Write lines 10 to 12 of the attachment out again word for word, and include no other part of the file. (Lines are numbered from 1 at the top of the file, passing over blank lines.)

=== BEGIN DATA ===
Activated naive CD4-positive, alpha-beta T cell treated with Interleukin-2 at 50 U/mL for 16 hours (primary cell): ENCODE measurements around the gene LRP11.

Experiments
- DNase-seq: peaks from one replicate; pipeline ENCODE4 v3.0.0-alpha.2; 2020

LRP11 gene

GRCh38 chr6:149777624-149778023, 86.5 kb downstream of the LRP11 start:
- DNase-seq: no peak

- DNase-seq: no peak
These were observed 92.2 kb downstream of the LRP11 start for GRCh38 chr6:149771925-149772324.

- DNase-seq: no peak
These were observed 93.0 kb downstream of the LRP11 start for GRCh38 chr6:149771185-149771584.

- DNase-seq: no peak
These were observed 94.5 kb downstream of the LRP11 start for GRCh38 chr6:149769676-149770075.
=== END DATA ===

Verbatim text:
These were observed 93.0 kb downstream of the LRP11 start for GRCh38 chr6:149771185-149771584.

- DNase-seq: no peak
These were observed 94.5 kb downstream of the LRP11 start for GRCh38 chr6:149769676-149770075.